While we're waiting for the partial solar eclipse on June 1, an interesting phenomena will occur in one month, starting on, June 1 and ending July 1. The moon will orbit, passing the ecliptic plane (where eclipses can only occur) three times, crossing the nodes designated for eclipses to occur. "To be exact, the moon is just five degrees off the ecliptic. That is one reason why eclipses happen so often." Matthew Winter writes in Astronomical Events: Eclipses, Transits, Occultations, and Conjunctions.
The moon will pass a node on June 1, giving the polar regions a partial eclipse to remember. Then, when the moon is totally full on the 15 (of June), a total lunar eclipse will be viewed from Asia, Africa, and Europe. Finishing up, July 1 gives another partial solar eclipse, but to Antarctica. This will be the eclipse 'nobody will see!'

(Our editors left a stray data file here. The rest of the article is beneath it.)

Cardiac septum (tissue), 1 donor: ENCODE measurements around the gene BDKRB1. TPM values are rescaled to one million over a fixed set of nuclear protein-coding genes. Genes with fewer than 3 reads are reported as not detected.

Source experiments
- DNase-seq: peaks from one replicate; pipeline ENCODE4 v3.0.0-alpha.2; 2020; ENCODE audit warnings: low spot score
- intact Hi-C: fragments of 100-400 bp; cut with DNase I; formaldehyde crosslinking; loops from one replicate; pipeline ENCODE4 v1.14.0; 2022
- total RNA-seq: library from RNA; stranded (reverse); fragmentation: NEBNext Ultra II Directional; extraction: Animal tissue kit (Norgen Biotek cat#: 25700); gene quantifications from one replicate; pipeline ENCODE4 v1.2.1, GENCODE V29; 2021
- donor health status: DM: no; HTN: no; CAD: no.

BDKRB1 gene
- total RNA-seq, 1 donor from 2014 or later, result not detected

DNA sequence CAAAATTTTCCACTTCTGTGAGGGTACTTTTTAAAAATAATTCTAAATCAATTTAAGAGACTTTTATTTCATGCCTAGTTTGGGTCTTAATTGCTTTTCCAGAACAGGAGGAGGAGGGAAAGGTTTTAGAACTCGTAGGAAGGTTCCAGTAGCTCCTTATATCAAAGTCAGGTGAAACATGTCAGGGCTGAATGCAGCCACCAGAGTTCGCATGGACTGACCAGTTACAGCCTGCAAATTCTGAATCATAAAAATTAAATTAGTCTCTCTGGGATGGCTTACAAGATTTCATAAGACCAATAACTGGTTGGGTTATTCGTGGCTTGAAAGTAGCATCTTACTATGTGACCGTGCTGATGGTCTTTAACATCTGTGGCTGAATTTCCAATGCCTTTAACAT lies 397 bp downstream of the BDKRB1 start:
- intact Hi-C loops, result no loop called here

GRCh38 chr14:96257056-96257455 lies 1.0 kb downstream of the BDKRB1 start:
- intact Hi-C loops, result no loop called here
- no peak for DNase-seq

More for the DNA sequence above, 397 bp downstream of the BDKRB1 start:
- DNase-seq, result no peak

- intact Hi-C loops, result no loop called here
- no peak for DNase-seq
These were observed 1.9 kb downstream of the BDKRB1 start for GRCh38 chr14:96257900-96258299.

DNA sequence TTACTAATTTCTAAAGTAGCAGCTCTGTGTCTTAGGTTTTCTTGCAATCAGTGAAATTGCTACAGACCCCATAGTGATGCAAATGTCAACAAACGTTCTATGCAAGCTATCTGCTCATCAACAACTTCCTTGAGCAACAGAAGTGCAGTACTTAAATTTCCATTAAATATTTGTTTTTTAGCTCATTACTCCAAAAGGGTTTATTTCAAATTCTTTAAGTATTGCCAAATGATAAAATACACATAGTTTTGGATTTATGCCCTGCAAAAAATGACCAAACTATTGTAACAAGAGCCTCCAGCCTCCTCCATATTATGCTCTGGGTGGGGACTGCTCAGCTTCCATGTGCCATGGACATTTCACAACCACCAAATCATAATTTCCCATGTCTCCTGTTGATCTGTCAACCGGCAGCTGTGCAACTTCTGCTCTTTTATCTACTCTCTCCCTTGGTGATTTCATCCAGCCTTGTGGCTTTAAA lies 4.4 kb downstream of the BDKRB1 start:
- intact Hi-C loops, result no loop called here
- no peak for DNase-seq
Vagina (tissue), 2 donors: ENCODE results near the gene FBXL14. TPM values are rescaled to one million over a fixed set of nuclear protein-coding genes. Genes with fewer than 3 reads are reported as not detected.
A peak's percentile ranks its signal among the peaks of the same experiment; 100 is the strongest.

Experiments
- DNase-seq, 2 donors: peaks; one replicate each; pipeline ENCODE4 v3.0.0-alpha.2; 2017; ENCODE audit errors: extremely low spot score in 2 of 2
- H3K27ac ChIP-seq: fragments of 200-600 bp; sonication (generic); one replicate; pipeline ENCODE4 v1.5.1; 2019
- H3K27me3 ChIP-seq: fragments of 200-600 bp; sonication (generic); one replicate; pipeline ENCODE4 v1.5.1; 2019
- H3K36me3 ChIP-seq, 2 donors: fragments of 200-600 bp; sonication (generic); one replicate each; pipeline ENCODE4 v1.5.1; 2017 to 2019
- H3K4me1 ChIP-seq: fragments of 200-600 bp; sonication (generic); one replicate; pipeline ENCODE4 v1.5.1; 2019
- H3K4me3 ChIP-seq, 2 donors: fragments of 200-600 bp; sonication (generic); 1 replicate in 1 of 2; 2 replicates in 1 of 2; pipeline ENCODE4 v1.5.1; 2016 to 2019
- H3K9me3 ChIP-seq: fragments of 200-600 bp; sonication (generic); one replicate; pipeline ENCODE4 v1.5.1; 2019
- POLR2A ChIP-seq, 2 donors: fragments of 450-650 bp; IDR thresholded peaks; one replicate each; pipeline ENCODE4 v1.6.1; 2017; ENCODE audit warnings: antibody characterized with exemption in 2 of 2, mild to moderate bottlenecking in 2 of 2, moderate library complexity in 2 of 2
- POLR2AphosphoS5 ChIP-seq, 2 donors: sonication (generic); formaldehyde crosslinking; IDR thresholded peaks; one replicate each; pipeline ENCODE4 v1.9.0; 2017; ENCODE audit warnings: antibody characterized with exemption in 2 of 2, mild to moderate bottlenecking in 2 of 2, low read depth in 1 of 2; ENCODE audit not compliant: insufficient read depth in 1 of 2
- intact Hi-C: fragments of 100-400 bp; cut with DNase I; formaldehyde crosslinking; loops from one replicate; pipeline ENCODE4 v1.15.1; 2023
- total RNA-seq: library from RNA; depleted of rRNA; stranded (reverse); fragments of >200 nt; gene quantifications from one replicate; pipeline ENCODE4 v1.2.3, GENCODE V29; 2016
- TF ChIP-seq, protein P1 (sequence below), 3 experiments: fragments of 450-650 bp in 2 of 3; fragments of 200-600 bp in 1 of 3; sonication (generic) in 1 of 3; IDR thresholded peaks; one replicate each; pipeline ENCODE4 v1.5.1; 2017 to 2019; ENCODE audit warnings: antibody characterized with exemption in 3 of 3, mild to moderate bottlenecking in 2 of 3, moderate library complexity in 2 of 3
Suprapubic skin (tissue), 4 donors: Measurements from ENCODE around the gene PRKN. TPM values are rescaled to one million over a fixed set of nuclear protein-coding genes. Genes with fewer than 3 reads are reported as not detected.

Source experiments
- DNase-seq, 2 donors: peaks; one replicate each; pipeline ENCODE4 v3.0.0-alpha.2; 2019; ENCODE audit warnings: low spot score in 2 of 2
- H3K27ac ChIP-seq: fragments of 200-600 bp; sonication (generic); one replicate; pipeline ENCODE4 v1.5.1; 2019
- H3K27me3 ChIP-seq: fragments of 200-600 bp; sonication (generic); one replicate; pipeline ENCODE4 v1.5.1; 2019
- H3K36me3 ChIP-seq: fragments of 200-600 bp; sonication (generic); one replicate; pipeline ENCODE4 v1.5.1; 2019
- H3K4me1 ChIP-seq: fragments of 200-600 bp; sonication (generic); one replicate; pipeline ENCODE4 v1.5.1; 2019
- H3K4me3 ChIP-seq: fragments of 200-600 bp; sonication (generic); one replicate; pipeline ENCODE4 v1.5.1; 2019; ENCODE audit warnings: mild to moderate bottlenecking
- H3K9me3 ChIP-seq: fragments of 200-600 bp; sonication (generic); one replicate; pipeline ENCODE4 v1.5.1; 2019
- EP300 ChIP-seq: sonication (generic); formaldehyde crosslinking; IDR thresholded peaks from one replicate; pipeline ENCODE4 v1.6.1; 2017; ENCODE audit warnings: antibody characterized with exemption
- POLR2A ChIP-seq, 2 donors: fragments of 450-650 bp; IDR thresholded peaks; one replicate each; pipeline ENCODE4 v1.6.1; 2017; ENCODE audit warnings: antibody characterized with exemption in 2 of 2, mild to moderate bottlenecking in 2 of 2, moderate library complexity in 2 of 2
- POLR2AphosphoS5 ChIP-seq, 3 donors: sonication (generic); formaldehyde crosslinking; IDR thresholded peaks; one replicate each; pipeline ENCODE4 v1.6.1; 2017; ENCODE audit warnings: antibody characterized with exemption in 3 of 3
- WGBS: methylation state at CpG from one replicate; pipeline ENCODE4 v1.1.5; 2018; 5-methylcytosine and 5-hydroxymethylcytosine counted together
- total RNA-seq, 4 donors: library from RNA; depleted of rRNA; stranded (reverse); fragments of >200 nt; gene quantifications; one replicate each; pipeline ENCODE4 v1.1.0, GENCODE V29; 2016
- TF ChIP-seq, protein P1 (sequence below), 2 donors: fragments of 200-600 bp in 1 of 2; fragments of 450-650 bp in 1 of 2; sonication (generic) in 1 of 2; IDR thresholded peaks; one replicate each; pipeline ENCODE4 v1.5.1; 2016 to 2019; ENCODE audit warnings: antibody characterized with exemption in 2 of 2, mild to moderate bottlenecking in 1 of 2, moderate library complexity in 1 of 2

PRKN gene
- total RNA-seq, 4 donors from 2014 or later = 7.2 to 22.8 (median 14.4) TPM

Seven is number of the TOTAL number of eclipses that can take place in a year (if Saros allows it!), six will occur this year; take note each is from its own Saros. Its not that often three eclipses happen in one month, so expect a great month starting tomorrow (June 1).
Other eclipses of this year:
|Partial Solar Eclipse of 2011 Jan 04||Partial Solar Eclipse of 2011 Jun 01||Total Lunar Eclipse of 2011 Jun 15|
|Partial Solar Eclipse of 2011 Jul 01||Partial Solar Eclipse of 2011 Nov 25||Total Lunar Eclipse of 2011 Dec 10|